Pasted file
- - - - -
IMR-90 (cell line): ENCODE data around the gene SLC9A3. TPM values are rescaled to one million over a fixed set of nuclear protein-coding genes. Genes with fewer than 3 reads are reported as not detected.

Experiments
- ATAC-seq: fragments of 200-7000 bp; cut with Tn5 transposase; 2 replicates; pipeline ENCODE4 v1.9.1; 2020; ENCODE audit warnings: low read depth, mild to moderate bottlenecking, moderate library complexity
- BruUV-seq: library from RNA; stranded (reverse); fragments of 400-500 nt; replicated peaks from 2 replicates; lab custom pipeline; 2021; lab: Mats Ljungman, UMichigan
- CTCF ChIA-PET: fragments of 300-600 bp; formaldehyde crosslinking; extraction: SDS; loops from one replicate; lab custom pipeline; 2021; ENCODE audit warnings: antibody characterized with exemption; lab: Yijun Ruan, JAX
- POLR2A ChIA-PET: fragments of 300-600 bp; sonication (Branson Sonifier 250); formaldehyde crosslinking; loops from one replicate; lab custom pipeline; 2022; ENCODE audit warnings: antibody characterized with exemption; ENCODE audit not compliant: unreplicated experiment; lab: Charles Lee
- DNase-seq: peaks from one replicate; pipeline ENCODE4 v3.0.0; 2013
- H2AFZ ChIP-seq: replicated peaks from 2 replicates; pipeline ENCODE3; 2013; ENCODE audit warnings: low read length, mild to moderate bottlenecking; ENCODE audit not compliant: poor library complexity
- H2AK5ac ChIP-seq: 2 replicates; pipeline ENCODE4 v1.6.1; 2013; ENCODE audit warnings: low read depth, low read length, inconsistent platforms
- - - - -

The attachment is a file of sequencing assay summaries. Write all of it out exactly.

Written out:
IMR-90 (cell line): ENCODE data around the gene SLC9A3. TPM values are rescaled to one million over a fixed set of nuclear protein-coding genes. Genes with fewer than 3 reads are reported as not detected.

Experiments
- ATAC-seq: fragments of 200-7000 bp; cut with Tn5 transposase; 2 replicates; pipeline ENCODE4 v1.9.1; 2020; ENCODE audit warnings: low read depth, mild to moderate bottlenecking, moderate library complexity
- BruUV-seq: library from RNA; stranded (reverse); fragments of 400-500 nt; replicated peaks from 2 replicates; lab custom pipeline; 2021; lab: Mats Ljungman, UMichigan
- CTCF ChIA-PET: fragments of 300-600 bp; formaldehyde crosslinking; extraction: SDS; loops from one replicate; lab custom pipeline; 2021; ENCODE audit warnings: antibody characterized with exemption; lab: Yijun Ruan, JAX
- POLR2A ChIA-PET: fragments of 300-600 bp; sonication (Branson Sonifier 250); formaldehyde crosslinking; loops from one replicate; lab custom pipeline; 2022; ENCODE audit warnings: antibody characterized with exemption; ENCODE audit not compliant: unreplicated experiment; lab: Charles Lee
- DNase-seq: peaks from one replicate; pipeline ENCODE4 v3.0.0; 2013
- H2AFZ ChIP-seq: replicated peaks from 2 replicates; pipeline ENCODE3; 2013; ENCODE audit warnings: low read length, mild to moderate bottlenecking; ENCODE audit not compliant: poor library complexity
- H2AK5ac ChIP-seq: 2 replicates; pipeline ENCODE4 v1.6.1; 2013; ENCODE audit warnings: low read depth, low read length, inconsistent platforms